Because of my heavy responsibilities with youth and family ministry over my first few years at St. Paul, my primary point of reference when I first started thinking about the catechumenate was confirmation ministry. The question that nagged at me was: why do we have this glaring double-standard—three-and-a-half years (in our case) of fairly intense discipleship training for youth but nothing even remotely comparable if you happen to be fifteen or older? This was not just a problem of inequity; it was a severely impaired pedagogy for our young, who learn above all from the example of the adults in their lives. The title of a newsletter piece I wrote when we were just starting to publicize the adult catechumenate reflects our motivation here: “Our Strategy for Raising Faithful Children: Faithful Adults.”
Most of the guides to the catechumenate published in recent years, in my judgment, under-explore this relationship between the adult catechumenate and youth confirmation. (My running theory is that Lutheran worship specialists and education specialists don’t talk to each other a lot.) What would it look like in your context to integrate the same principles of free inquiry, apprenticeship, and whole-congregation involvement into the disciple-making process across ages?
3.) How should our catechumenate relate to the new member process?
The catechumenate is first and foremost a process for incorporating newcomers. The challenge is that your newcomers are a diverse lot, ranging from lifelong Lutheran Christians who are simply transferring membership to unbaptized seekers just starting to poke their heads into a new and unfamiliar world. An adult catechumenate is probably not going to be your one-size-fits-all solution. If you do decide to require all newcomers to participate in some version of the catechumenate, you probably want a model on the shorter end, not a two-year marathon like ours. If you want to remain more adaptable to the different backgrounds your newcomers bring, you may want to pursue a more multi-pronged approach, with enrollment in the catechumenate one possible path. In either case, the undergirding value (one we are still learning to apply consistently at St. Paul) is setting a clear expectation for high-commitment for all newcomers from the get-go, and so gradually fostering what some would call a discipleship as opposed to a membership culture.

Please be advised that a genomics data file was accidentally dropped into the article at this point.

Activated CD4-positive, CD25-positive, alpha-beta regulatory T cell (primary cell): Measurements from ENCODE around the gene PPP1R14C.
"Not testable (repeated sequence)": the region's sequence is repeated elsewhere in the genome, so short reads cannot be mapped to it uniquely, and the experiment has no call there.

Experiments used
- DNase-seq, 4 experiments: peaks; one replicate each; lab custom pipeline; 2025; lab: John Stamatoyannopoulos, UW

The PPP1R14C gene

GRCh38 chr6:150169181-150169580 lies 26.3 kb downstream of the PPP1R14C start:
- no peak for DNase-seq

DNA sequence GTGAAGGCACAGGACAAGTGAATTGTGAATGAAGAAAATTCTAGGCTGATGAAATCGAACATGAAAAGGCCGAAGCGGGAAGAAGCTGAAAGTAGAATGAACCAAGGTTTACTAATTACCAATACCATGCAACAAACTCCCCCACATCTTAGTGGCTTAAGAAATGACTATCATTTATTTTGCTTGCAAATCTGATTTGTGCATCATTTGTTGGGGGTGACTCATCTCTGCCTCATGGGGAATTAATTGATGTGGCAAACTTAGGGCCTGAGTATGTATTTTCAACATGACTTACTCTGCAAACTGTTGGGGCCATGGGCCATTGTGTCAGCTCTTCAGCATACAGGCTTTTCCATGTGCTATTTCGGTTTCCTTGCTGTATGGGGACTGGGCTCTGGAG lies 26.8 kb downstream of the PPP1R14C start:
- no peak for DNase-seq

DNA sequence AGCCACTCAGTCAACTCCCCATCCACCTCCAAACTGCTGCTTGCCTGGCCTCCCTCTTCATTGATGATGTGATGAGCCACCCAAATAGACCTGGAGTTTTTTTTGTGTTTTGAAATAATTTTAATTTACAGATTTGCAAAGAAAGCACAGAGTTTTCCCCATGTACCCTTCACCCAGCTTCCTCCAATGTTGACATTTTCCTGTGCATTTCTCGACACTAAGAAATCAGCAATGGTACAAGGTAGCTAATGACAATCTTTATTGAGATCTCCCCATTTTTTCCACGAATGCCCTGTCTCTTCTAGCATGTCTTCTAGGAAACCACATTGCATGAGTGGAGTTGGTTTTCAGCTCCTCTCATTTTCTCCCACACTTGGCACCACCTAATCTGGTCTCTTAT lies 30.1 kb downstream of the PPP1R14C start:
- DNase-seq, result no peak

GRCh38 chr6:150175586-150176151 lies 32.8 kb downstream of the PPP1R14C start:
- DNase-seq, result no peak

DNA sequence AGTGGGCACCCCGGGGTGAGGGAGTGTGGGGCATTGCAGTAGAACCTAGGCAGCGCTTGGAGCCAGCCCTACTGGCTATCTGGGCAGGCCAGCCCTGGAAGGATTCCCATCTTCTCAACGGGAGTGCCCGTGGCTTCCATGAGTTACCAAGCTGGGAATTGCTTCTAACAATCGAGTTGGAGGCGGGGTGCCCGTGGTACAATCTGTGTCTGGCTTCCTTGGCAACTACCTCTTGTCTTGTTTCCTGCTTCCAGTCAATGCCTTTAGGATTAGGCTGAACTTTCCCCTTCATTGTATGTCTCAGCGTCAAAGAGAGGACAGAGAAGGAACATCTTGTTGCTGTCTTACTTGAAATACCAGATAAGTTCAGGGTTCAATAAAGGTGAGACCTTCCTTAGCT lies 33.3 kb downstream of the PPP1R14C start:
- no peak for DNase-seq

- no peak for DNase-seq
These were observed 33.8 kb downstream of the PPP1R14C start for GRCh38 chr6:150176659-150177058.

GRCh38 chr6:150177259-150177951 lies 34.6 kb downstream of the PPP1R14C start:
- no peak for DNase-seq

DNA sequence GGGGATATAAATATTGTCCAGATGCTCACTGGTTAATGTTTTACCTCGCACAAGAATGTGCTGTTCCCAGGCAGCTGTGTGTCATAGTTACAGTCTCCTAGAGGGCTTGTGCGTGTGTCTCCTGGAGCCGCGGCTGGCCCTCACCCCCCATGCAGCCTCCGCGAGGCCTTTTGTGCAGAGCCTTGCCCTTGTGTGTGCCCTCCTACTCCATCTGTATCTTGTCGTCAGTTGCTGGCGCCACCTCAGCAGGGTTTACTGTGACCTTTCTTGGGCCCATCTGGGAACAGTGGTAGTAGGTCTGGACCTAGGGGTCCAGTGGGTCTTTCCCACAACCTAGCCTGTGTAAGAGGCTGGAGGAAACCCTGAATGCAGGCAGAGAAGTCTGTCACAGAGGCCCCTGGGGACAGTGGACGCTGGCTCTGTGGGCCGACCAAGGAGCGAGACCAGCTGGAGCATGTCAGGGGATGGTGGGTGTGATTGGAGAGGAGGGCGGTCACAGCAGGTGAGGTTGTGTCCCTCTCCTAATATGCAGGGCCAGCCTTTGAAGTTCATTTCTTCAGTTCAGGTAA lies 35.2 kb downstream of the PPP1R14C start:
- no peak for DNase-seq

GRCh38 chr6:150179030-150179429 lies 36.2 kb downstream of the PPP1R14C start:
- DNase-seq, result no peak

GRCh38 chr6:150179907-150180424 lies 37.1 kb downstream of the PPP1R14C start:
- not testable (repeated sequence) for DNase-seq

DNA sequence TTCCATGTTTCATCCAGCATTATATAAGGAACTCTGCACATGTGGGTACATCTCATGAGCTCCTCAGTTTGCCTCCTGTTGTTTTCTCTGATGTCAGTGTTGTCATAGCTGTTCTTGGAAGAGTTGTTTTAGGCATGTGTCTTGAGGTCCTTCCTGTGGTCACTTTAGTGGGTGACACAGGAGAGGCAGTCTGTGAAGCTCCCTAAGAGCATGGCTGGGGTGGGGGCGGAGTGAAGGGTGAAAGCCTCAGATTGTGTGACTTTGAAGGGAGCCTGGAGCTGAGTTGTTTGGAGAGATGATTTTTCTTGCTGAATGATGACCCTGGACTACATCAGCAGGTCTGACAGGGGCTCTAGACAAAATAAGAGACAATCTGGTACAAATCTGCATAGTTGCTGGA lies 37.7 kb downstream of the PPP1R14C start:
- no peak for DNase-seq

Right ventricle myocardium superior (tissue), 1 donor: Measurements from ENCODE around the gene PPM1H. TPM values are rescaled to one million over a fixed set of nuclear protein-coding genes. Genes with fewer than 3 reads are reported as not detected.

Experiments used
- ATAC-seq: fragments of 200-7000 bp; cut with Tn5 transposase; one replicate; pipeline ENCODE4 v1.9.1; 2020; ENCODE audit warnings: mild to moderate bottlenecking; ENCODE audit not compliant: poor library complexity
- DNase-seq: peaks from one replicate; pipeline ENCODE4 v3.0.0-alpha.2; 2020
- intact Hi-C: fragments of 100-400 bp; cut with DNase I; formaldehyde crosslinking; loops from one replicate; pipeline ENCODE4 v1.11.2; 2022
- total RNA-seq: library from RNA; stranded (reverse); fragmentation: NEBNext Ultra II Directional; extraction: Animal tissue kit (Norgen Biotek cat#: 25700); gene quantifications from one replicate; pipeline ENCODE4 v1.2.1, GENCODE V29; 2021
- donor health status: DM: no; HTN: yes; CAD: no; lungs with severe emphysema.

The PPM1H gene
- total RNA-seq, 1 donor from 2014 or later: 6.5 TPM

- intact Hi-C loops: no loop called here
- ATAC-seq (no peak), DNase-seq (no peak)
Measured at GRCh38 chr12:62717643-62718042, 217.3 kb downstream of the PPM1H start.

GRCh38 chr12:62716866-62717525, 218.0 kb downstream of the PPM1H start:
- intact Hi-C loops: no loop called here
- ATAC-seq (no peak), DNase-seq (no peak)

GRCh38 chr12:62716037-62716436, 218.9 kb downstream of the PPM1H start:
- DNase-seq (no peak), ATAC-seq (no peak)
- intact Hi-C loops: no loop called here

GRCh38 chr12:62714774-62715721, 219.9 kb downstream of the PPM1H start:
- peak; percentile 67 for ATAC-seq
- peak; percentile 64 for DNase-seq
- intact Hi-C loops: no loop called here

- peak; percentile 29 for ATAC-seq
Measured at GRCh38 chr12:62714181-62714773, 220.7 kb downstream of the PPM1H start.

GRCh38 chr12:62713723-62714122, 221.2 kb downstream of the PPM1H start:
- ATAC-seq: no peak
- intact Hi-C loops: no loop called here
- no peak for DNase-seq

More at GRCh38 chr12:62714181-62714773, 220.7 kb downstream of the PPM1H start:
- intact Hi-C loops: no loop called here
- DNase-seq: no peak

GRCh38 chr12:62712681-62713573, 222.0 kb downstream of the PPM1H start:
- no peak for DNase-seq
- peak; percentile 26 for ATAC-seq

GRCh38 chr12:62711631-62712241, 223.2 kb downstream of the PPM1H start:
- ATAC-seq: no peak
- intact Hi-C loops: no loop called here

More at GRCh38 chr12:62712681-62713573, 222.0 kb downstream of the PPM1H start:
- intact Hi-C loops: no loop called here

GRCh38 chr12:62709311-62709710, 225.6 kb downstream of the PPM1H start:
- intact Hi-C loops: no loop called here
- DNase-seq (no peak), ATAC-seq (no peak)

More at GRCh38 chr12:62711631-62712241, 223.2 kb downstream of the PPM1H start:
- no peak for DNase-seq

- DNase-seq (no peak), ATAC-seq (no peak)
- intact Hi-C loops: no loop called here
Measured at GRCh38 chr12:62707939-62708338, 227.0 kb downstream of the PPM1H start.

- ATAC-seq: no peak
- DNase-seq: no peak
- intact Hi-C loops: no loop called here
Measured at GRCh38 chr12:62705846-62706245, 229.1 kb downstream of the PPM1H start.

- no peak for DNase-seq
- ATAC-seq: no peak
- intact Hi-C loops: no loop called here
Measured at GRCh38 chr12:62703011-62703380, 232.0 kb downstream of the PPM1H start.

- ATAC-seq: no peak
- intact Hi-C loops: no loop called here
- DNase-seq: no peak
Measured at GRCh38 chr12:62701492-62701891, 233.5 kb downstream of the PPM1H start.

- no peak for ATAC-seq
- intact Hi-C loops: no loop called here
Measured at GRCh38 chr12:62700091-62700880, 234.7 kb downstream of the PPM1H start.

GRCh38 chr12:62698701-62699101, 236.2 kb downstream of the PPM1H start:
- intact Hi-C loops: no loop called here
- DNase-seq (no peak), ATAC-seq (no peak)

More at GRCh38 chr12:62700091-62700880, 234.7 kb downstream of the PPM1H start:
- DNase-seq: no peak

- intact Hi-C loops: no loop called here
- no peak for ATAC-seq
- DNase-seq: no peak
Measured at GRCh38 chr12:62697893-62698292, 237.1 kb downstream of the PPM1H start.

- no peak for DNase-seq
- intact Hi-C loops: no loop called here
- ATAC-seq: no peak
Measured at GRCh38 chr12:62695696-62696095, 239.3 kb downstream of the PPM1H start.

4.) Who should be invited to participate, and how?
Everyone engaged in these contemporary experiments with the catechumenate appears to agree that what you want is established members and newcomers learning alongside one another. No one is arguing for setting up ghettos for the neophytes. How can you put established members, particularly ones with a demonstrably mature faith, in relationship with inquirers and explorers, so that the former are investing in the latter?
The standard terminology for these two roles is sponsor and catechumen. We have both at St. Paul, though I’d be lying if I said people fall tidily into those two categories. Small-to-midsize churches like ours will usually be wary of putting the energy into developing a catechumenate process without it being able to serve multiple needs. In our case, BASIC includes those with little to no church background at all, those returning to church life after a period away, those raised in Christian traditions other than Lutheran (especially former Roman Catholics), long-time Lutherans who want a do-over on their youth confirmation experience, and others. There are always some folks as well who just want to step in for one particular unit. We cast the invitation widely, and many have accepted (this year we added a second, Sunday morning cohort to run parallel with our Wednesday night cohort).
Strikingly, almost everyone wants to be regarded as a tenderfoot. Finding sponsors for our first cohort of (initially twenty-six) catechumens was just too unwieldy. Eventually, however, this group of pioneers—and later, other alums and second-year catechumens—proved to be the best source from which to draw sponsors. No, the catechumens-turned-sponsors generally don’t attend the classes over again. But all sponsors are expected to have a role in the associated liturgical rites, serve as prayer partners, and connect periodically with their catechumen as the process moves along.
It’s fairly messy, but, by and large, the diversity of experience among the catechumens themselves, combined with the flexible way we apply the sponsor role (some catechumens call for more personal attention than others), produces the desired environment of mutual learning and friendship between newcomers and more seasoned Christians. Another approach would be to narrow your definition of a catechumen, which could potentially expand your pool—and presumably your expectations—of sponsors.
5.) What content will we include?